It’s not easy to make splash on special teams. For one, it usually means a player’s not getting a ton of playing time elsewhere. So he bottles all that adrenaline and uncorks it a couple of times a game on kickoff and punt coverage. Early in his career, Eric Martin became a fan favorite that way before morphing into the Huskers most reliable pass rusher in 2012.
Now it’s Charles Jackson’s turn to try and make the same leap. Sitting behind Ciante Evans at nickel back last year, Jackson made the most out of his special teams opportunities, proving that he’s a big hitter with big speed to match.
He looked a lot like a safety so that’s where Jackson’s at this spring as Nebraska’ looks to replace starters Daimion Stafford and P.J. Smith.
“His best attribute is that he’s fast, has cover skill and he’s a good tackler,” defensive coordinator John Papuchis said of Jackson. “You saw that on special teams last year.
“One of the things we were looking for at safety was to kind of find an eraser. When everything didn’t go exactly right, a guy that can track a guy down and go make a play. He’s a good open field tackler, which is something that we were lacking a year ago at times, and I think he’s going to grow into that role pretty well.”
Nebraska has a pair of veterans back at safety in Harvey Jackson and Corey Cooper, meaning Jackson’s been taking all of the second team reps. A bit of high school experience has helped smooth the transition from corner to safety, but there’s still plenty of work to be done.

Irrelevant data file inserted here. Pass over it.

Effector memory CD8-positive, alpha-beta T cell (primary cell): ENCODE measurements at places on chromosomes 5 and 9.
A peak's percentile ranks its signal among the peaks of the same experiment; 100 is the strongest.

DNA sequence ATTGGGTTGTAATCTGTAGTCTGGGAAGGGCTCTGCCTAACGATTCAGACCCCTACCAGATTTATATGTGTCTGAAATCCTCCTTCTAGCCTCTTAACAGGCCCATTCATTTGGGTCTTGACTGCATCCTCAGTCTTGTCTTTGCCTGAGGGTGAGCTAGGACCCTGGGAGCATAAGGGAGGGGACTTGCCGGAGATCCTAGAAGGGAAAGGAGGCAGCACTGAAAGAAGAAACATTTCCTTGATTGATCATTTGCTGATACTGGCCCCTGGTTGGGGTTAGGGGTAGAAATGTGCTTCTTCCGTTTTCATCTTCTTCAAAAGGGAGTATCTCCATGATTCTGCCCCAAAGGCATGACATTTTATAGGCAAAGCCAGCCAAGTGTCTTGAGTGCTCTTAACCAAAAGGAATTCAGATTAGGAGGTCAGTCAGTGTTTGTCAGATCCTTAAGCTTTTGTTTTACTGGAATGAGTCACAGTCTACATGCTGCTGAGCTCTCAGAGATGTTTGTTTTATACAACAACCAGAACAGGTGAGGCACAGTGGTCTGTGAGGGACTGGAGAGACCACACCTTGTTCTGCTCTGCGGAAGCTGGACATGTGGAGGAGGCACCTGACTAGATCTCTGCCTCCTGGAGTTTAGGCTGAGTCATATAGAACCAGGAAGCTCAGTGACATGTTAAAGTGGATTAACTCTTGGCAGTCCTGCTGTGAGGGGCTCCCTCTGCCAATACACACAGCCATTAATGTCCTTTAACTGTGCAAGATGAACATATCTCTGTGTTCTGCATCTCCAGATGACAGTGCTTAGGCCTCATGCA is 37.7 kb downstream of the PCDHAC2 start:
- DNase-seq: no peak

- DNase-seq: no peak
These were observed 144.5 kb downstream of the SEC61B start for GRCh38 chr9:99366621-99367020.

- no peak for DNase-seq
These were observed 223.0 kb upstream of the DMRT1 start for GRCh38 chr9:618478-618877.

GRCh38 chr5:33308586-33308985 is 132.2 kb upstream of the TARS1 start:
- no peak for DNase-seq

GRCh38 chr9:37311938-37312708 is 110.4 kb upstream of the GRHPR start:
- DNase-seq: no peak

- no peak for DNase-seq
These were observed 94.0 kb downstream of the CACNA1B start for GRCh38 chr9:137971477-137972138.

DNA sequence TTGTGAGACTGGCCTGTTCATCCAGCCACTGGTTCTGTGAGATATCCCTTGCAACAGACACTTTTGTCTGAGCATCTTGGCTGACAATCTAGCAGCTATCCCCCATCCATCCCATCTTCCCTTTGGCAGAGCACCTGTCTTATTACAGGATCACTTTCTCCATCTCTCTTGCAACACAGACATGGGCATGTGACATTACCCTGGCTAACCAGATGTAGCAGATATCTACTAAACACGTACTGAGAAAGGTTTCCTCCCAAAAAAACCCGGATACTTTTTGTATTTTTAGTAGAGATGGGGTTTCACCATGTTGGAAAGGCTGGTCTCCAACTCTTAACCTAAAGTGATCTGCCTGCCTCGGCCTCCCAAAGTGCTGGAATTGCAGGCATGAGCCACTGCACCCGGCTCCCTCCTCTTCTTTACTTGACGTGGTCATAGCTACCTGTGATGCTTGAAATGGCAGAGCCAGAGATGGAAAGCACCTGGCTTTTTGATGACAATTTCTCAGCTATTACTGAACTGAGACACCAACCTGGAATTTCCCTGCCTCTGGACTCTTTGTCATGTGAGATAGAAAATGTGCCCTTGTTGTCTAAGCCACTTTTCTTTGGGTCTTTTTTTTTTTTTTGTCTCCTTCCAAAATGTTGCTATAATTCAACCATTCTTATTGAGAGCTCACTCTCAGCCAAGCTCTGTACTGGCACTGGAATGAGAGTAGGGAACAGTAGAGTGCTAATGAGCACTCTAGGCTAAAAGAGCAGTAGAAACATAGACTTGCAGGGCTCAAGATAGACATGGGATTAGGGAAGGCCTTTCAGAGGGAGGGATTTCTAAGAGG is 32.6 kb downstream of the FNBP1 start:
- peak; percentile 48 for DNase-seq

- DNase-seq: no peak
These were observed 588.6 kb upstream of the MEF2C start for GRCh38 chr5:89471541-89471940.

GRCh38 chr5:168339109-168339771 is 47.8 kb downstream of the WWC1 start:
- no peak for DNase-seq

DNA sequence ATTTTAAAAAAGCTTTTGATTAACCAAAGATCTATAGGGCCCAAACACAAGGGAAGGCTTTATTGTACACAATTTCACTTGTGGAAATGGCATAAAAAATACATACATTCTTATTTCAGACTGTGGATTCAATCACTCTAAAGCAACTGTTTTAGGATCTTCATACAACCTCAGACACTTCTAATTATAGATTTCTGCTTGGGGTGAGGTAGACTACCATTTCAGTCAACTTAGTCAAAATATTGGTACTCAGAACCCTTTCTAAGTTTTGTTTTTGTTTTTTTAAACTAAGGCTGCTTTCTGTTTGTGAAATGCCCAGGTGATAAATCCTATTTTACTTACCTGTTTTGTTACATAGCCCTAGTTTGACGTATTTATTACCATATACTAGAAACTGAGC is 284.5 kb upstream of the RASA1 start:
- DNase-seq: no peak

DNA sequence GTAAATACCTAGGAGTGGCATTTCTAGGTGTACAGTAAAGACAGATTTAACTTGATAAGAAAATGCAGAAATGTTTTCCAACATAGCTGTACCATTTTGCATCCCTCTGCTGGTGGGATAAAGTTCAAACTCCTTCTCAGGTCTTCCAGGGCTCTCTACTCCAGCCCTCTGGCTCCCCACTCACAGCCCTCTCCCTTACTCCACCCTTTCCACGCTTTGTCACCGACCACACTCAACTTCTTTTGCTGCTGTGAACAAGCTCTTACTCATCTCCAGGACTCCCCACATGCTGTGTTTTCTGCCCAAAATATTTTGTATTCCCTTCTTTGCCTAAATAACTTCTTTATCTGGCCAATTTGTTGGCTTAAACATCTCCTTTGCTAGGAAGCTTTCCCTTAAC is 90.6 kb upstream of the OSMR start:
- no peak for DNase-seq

“I had one year of safety experience in high school, but this is a big jump,” Jackson said. “You have to actually understand your defense and what the offense is doing. In high school the difference was you just go. Get in the hole, fill it, and stay over the top of everything. It’s not like that here.”
Jackson was forced to sit out a year following high school due to some confusion over credits with the NCAA Clearinghouse. The result, defensive backs coach Terry Joseph said, was a player who showed up last January hoping to make up some ground quickly.
“(Charles) was a guy who was so excited that he wanted to do it all right now. When you try to learn a new system, you hit a wall. So he hit the wall and he got a little frustrated.
“Now I think he’s starting to realize that he needs to learn his position and then the rest of the defense will come to him,” Joseph said. ”Ability-wise, the sky’s the limit for him.”
Slowly, the scheme is starting to click for Jackson. He spent time with Stafford and Smith in the film room after Nebraska’s bowl game, which has helped, but he knows he has to make peace with making some mistakes this spring.
“Things do slow down, but we just install so much per day that you got to pick it up,” Jackson said. “Even if you don’t get it, you’ve got to go over your mistakes in the film room.”
To prepare for the transition, Jackson bulked up over the past two months, adding about 10 pounds to come into spring practice at 180. By next fall, he hopes to be “pushing 190.”
For now, Jackson remains in the middle of the whirlwind, one of a number of young Huskers looking to make a dent on Nebraska’s wide-open defensive depth chart. The one thing that’s already clicked for him at his new position is the view.
“I feel like (safety) makes everything a little bit easier because you’re over the top of everything,” Jackson said. “You have the vision to see over people and you get to see the big picture. You couldn’t do that at every other position and I’ve played them all.”